Congo Opposition Parties Begin Nationwide Strike Over Vote

  • At least 50 people died in similar protests last month
  • Opposition wants Kabila to leave when term ends in December

Opposition supporters in the Democratic Republic of Congo held a nationwide strike Wednesday, a month after more than 50 people were killed in violent demonstrations demanding President Joseph Kabila leave power.

Streets often clogged with traffic were quiet across the capital, Kinshasa, with few vehicles moving. Street traders continued their business, but most shops were closed.

“We want to honor those that have fallen on Sept. 19 for the cause of the motherland,” said Patrick Wata, the director of a human-rights organization based in the central market in Kinshasa, where at least two thirds of the stalls were closed. “It is our responsibility to denounce those who do not want to respect the constitution.”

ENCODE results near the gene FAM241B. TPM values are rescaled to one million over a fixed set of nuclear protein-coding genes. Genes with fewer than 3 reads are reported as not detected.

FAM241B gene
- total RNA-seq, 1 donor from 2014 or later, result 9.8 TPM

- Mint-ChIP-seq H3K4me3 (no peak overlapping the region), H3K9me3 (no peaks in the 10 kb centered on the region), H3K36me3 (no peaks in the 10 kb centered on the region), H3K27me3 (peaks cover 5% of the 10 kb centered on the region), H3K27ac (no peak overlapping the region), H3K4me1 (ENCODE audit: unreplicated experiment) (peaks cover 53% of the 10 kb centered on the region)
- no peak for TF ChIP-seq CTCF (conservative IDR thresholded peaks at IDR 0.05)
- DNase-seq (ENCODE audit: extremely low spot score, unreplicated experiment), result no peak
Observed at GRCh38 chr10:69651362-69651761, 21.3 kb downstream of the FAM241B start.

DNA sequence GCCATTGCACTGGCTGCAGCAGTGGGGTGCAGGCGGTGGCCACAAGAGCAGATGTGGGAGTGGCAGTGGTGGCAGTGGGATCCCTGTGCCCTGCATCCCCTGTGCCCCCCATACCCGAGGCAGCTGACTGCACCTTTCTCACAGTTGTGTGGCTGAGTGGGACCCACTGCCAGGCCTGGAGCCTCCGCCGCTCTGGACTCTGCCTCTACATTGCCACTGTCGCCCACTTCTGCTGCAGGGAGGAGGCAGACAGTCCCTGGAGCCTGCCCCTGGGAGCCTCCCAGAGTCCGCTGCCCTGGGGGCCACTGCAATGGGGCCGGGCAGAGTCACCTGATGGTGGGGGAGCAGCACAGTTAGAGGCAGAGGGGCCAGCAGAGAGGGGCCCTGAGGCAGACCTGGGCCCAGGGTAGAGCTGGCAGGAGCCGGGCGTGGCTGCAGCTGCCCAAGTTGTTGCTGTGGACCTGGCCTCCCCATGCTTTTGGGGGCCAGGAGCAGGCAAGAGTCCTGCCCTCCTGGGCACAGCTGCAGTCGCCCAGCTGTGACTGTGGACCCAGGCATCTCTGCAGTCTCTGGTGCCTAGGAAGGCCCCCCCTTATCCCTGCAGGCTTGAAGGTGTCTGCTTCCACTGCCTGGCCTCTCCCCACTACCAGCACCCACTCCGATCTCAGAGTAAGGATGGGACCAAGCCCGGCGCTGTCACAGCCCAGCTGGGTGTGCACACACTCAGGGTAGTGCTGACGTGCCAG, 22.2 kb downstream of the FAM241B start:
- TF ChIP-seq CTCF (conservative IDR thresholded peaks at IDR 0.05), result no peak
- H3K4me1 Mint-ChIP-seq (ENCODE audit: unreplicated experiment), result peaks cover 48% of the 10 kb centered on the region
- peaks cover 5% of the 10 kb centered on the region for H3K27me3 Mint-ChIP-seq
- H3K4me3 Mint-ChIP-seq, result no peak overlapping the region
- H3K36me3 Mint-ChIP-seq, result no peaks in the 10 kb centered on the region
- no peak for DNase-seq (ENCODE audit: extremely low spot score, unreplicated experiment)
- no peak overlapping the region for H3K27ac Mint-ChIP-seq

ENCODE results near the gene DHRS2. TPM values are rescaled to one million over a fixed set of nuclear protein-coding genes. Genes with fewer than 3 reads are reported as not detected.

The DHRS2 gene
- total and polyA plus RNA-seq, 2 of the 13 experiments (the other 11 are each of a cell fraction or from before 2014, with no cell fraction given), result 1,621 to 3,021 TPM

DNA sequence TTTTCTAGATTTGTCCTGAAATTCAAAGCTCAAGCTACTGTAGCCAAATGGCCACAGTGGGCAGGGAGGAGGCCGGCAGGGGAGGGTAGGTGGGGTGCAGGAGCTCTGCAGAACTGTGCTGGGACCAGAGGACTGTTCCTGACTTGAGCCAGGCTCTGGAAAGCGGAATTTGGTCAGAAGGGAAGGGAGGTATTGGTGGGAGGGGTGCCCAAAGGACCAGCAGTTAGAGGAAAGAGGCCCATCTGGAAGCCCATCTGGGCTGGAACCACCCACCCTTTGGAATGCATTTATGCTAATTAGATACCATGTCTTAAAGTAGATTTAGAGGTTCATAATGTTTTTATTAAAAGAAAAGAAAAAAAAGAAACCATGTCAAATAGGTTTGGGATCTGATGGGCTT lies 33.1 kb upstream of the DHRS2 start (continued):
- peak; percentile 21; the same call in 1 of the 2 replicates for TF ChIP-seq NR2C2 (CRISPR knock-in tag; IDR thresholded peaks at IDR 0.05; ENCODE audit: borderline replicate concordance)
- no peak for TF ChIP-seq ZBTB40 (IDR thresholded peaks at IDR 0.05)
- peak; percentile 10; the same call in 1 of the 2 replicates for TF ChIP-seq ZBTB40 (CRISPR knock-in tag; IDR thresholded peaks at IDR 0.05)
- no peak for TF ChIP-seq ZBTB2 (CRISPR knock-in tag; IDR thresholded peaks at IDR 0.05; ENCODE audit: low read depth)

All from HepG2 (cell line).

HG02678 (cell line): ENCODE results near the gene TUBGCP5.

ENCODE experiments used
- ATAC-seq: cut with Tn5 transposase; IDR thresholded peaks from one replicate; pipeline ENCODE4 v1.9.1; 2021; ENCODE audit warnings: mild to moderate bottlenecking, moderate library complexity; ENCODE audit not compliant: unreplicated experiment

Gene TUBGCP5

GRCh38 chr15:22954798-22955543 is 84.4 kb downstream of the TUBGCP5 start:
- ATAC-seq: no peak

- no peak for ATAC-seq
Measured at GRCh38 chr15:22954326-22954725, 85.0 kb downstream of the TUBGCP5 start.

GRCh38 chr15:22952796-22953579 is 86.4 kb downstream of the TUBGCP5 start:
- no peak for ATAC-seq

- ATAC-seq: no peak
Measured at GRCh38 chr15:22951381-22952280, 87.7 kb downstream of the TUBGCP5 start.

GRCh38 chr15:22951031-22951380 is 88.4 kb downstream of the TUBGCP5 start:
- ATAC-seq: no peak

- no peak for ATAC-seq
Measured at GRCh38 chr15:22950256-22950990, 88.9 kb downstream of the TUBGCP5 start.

A presidential election had been scheduled for November, but has been delayed for two years after a political agreement between the ruling party and group of smaller opposition parties, which will run the prime minister’s office in an interim administration headed by Kabila until the vote can be held.

The rest of Congo’s opposition, including the largest party the Union for Democracy and Social Progress, have boycotted the talks and rejected the agreement, calling instead for Congo’s population of 85 million to use popular pressure to force Kabila to open more inclusive negotiations and ultimately step down.

Kabila Pressure

Wednesday’s strike was the third such demonstration this year, as the opposition attempts to maintain pressure on Kabila to step down when his second term ends on Dec. 19. A heavy security presence belied a government fear of the potential for more aggressive protests, though police officers in the capital had little to do.

In the eastern town of Goma, the strike was more disruptive as thousands of people, mostly youth, marched on the office of the governor of North Kivu, singing anti-Kabila songs. They blocked main roads with logs and stones and lighting fires in the main roads before police intervened and fired tear gas to disperse the demonstrators.

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